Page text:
“Clubs going up… on a Sunday!” We all laughed and cheered and clinked our rosé-filled copper mugs. Amber was smiling, Colleen was smiling, the man from Turkey who sold blankets was smiling, the jewelry-maker from Los Angeles was smiling, and, of course, I was smiling.
Life is good was all I could think as I sat around with this motley crew in the suite of the Roger Smith Hotel. We sipped from our mugs and set them down on the large glass table in the center of what looked like a rich grandmother’s living room. Colleen had put together a luscious spread of appetizers for this intimate gathering. Candles were flickering atop ornate golden fixtures as exotic Indian music played.
I took a deep breath, feeling the luxury of the present moment, and savored this snapshot, a single scene in an endlessly changing journey. I felt very Jack Dawson-esque.
I got everything I need right here with me. I got air in my lungs, a few blank sheets of paper. I mean, I love waking up in the morning not knowing what’s gonna happen or, who I’m gonna meet, where I’m gonna wind up. Just the other night I was sleeping under a bridge and now here I am on the grandest ship in the world having champagne with you fine people.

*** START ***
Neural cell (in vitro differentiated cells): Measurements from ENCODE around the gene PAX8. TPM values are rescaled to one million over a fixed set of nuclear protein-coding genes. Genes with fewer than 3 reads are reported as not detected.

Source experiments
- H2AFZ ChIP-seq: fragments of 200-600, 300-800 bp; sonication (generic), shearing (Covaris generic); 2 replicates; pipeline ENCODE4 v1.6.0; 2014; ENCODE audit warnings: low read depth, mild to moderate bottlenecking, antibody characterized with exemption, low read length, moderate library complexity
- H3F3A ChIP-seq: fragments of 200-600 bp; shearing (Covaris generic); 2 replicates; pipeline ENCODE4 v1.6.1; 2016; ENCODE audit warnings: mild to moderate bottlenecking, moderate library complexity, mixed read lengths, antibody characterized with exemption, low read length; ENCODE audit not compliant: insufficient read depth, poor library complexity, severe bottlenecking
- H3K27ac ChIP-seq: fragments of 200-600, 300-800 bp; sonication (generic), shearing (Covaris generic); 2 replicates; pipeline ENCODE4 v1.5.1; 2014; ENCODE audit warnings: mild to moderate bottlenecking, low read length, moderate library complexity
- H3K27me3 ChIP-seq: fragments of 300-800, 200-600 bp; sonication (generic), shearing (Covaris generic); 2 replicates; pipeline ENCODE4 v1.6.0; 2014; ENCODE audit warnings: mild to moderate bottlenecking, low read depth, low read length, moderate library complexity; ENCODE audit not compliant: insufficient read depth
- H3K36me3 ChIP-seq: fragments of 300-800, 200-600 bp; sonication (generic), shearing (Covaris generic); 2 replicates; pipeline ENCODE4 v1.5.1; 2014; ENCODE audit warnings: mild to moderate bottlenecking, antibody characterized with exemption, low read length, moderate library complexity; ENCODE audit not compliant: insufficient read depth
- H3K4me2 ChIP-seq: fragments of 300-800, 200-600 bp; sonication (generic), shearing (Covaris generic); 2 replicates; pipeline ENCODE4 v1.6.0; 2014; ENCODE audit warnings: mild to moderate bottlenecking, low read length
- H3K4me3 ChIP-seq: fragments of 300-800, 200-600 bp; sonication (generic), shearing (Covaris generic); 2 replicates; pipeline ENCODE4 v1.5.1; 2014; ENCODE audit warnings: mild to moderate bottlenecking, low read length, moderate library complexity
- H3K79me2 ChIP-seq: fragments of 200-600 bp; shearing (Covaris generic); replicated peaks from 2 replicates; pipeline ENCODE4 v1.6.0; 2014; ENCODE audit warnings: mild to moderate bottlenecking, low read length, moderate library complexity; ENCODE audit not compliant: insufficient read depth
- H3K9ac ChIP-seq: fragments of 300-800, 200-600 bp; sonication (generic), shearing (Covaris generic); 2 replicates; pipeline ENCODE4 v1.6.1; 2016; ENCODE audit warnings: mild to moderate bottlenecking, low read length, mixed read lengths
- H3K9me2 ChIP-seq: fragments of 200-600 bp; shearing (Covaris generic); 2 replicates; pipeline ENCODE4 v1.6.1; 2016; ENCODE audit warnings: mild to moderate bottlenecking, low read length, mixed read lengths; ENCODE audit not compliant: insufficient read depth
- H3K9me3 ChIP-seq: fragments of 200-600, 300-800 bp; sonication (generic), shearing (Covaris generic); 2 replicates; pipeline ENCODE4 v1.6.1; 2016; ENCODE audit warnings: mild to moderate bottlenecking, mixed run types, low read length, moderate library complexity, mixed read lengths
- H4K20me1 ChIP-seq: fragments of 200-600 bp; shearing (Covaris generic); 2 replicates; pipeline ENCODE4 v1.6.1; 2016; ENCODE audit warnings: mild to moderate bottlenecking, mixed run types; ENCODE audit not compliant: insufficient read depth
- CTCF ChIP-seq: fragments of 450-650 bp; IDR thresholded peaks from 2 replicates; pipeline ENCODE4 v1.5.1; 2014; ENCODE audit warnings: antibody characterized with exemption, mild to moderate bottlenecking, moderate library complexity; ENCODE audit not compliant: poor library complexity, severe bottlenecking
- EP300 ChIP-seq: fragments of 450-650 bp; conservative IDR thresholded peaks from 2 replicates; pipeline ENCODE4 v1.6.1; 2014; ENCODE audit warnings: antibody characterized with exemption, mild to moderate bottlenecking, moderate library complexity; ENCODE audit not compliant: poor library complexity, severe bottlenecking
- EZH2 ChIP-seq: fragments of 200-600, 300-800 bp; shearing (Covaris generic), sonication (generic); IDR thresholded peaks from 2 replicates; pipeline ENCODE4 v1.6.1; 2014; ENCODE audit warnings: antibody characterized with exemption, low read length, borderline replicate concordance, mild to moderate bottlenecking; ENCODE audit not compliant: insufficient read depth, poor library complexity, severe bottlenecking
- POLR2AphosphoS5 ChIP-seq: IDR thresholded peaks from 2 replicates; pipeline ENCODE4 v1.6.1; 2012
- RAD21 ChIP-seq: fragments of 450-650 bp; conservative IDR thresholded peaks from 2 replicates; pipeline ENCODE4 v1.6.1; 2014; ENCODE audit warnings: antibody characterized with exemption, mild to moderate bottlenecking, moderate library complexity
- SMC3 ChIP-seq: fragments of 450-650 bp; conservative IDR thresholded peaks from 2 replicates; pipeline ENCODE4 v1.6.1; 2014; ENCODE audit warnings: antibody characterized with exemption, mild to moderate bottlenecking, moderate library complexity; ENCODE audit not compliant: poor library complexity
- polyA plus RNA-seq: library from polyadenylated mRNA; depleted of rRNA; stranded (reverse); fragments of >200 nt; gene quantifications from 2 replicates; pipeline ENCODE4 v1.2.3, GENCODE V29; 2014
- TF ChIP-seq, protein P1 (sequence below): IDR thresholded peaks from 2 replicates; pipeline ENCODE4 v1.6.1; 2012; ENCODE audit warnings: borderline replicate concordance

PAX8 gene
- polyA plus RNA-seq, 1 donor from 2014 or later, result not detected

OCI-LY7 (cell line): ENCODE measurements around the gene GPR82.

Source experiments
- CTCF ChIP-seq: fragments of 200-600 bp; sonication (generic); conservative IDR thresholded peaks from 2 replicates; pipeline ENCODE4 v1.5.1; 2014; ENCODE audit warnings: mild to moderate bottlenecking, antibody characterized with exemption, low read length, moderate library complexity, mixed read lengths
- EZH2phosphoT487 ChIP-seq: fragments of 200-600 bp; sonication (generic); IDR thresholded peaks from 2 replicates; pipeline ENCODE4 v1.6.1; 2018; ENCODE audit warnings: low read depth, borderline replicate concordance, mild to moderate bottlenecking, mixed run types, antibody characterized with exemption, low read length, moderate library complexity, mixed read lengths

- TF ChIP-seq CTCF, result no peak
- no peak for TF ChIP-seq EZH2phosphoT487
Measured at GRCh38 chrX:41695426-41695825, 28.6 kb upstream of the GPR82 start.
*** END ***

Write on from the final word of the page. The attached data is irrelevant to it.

All of the attendees of our mini dinner party were in town for a trade show at the Javits Convention Center to display their unique goods. Colleen was bringing to New York a large sample of the eclectic clothes and home furnishings sold at her upscale boutique in San Francisco; she’d been to more than thirty countries just this year alone, finding the rarest and most beautiful pieces from designers around the globe. Amber, one of Colleen’s sales associates and her surrogate daughter, was there to assist.
The woman from Los Angeles, named Joanne, owned a jewelry shop in Venice where she sold her original, offbeat creations. Tonight she was serving us Earth Mother realness in a dark Bohemian-style dress, her long gray hair running wild. The sweet Turkish fellow, Altan, sold handmade blankets that Amber liked to use as bath towels. Atlan didn’t say much throughout the evening. He just sat, smiling and eating olives. He was quick to re-fill our cups, perhaps to make up for his lack of English.
The conversation began with introductions all around, exchanging basic pleasantries and background information. Soon enough, we were all adequately comfortable in one another’s company and enjoyed barrels of laughter and light- hearted mirth. As our alcohol intake increased, our chatter entered new dimensions.
“What a funny little group,” Amber said, looking around the room.
“I love this,” said Colleen.
“This was so meant to be! Like energy attracts like energy,” I said with a giggle.
“Totally.” Amber said. “We all have good vibes. We all have the same mindset.”
“Yes!” I said, “It’s not a coincidence that we’re all here tonight together. Everything happens for a reason.”
“It’s serendipity!” said Amber.
“Fate!” said Colleen.
“Nonsense,” said Joanne.
“You really think that everything happens for a reason?” she asked. “That’s total bull. Life is random and unpredictable and shit just happens.”
Everyone was quiet for a moment as Amber, Colleen, and I looked at each other. Altan looked down at his plate of olives.